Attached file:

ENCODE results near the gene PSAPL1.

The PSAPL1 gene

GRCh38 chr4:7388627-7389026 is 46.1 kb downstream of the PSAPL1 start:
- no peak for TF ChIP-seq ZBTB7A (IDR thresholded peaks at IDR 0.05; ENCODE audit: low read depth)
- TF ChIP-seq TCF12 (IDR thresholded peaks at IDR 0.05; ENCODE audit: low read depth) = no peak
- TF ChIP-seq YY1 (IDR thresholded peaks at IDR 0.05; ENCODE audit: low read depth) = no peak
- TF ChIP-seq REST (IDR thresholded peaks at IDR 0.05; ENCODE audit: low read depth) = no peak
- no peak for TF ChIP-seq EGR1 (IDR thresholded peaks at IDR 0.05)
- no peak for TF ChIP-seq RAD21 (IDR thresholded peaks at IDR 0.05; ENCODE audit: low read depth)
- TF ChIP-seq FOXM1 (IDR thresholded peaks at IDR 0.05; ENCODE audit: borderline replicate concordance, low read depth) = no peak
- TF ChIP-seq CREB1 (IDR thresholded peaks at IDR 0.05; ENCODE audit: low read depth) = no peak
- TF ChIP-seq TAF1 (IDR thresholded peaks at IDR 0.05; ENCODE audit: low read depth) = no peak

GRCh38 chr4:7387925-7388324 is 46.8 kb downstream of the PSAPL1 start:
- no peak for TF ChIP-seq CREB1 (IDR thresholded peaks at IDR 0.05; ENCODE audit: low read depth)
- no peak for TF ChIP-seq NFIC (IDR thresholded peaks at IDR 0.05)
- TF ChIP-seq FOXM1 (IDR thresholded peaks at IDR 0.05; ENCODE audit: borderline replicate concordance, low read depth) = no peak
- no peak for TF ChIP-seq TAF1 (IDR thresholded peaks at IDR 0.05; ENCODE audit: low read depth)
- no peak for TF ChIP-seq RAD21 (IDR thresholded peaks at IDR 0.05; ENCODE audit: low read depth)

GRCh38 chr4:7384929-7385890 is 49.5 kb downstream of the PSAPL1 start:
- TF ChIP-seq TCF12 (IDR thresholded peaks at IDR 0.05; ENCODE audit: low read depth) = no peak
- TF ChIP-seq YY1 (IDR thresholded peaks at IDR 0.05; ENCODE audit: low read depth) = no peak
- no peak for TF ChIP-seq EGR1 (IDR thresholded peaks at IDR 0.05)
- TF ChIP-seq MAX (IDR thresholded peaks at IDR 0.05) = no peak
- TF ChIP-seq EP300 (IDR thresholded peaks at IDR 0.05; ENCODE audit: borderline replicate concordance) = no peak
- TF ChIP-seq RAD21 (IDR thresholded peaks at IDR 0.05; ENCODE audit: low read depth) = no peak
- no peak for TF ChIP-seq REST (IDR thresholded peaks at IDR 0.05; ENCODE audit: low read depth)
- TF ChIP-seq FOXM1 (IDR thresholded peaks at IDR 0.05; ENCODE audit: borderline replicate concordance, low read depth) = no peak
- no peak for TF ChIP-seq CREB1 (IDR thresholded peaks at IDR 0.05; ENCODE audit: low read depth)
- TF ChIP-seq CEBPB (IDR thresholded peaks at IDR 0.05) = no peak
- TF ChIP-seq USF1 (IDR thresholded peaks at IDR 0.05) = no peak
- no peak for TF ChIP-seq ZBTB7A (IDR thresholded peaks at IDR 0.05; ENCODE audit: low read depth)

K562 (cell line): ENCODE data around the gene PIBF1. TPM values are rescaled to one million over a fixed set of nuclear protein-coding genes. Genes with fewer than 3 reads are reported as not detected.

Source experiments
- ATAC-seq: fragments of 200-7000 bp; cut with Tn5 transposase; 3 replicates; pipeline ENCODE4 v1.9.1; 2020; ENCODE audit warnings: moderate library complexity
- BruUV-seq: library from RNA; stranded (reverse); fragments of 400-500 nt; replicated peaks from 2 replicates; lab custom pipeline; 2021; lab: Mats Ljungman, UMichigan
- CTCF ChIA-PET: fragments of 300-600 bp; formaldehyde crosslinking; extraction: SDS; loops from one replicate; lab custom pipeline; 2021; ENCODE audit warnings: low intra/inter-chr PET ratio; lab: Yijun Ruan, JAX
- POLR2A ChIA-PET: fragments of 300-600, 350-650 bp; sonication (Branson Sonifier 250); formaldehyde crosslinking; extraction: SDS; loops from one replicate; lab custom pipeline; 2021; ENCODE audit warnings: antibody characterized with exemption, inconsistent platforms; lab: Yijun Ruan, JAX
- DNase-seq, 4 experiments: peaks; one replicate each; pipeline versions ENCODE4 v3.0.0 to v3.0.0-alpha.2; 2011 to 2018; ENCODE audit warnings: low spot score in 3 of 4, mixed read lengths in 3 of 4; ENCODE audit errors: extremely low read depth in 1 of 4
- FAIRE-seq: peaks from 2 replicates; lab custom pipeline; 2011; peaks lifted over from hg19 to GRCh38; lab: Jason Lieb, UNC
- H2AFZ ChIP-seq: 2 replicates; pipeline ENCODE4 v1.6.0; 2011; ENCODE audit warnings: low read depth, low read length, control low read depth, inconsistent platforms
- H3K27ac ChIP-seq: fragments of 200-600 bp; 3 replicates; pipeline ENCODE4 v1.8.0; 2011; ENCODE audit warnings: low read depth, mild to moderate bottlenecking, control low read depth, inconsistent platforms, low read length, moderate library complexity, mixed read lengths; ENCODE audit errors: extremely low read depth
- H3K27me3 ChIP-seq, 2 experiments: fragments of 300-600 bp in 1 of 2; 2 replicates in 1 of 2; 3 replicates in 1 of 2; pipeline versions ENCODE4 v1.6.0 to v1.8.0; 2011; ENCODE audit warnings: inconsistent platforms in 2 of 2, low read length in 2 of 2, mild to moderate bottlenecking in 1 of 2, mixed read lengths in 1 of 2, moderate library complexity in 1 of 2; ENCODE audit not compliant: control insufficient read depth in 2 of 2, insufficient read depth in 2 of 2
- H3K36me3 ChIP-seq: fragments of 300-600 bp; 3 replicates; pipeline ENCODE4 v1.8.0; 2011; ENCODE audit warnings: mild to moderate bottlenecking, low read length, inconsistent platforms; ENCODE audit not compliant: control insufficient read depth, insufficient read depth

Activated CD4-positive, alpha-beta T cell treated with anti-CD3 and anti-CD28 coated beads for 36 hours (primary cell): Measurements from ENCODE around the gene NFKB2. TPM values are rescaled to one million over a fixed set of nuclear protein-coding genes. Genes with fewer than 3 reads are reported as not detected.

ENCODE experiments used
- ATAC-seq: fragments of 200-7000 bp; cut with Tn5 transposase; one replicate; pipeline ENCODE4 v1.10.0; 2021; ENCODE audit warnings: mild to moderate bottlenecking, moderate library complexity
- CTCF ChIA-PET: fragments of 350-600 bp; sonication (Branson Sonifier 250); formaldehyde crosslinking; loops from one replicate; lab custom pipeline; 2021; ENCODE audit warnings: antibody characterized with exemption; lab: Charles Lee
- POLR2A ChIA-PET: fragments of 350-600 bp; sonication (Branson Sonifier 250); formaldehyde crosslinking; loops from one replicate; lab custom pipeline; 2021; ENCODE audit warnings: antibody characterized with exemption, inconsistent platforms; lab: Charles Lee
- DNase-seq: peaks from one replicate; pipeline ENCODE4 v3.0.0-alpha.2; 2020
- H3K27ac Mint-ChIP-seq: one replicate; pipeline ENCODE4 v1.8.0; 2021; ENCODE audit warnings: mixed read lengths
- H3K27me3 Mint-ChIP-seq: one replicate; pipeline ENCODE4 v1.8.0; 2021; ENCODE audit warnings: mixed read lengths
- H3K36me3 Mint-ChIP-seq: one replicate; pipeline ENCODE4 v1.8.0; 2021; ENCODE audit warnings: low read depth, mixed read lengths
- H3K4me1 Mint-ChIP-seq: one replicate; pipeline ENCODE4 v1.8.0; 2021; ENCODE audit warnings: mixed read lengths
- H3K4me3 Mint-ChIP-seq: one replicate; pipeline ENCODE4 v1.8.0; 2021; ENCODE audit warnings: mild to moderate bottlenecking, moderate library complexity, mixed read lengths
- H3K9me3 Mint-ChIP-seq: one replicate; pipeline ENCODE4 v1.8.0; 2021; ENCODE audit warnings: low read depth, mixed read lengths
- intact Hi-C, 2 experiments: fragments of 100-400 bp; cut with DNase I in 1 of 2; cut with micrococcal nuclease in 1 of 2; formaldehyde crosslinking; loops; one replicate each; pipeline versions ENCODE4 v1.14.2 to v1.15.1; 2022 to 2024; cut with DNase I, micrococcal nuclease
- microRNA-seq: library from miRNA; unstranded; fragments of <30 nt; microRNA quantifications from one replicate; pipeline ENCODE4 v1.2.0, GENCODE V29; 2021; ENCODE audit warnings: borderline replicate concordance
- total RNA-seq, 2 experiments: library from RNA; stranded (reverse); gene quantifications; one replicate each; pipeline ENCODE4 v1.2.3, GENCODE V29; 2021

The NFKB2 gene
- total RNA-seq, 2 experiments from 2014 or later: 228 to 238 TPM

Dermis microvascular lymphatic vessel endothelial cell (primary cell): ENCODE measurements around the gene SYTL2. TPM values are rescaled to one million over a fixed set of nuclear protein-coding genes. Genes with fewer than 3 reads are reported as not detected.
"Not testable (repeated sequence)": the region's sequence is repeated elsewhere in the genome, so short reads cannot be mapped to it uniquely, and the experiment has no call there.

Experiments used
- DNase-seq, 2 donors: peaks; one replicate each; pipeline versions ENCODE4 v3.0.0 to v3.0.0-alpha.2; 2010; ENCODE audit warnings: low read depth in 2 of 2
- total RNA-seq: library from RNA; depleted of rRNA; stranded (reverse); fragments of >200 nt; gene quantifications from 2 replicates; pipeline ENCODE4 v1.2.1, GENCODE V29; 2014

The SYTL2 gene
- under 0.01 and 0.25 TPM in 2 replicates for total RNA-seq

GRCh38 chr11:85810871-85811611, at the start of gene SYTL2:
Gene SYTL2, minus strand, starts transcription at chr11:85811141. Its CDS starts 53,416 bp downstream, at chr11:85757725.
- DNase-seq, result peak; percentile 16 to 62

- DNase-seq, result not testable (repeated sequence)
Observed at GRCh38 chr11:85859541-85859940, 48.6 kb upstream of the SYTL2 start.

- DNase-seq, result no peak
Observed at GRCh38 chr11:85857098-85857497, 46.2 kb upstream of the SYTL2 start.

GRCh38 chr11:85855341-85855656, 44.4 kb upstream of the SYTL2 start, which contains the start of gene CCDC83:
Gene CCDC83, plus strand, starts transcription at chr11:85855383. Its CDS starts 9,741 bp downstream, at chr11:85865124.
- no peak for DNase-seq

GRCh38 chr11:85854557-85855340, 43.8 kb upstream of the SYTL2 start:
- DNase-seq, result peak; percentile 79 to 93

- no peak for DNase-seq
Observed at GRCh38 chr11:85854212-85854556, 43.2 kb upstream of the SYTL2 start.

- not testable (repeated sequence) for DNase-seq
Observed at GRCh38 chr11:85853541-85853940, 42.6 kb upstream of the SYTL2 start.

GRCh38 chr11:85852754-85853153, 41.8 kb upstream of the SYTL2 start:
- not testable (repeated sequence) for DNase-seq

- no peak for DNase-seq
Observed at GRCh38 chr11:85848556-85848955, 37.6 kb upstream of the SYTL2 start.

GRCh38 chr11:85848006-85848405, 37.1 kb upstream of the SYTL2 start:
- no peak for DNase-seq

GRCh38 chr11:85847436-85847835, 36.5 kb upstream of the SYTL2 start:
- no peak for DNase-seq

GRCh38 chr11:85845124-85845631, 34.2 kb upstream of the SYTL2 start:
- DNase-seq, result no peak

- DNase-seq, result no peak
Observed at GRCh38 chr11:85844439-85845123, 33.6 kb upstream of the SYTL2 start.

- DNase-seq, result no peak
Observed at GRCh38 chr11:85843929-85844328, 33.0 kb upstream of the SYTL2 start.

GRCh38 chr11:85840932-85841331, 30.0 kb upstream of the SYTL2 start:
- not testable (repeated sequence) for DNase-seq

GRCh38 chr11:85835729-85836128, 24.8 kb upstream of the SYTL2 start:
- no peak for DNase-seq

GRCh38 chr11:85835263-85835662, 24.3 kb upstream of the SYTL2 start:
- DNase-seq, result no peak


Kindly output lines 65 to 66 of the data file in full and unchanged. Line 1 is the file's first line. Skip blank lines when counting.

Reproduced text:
- total RNA-seq: library from RNA; depleted of rRNA; stranded (reverse); fragments of >200 nt; gene quantifications from 2 replicates; pipeline ENCODE4 v1.2.1, GENCODE V29; 2014

The SYTL2 gene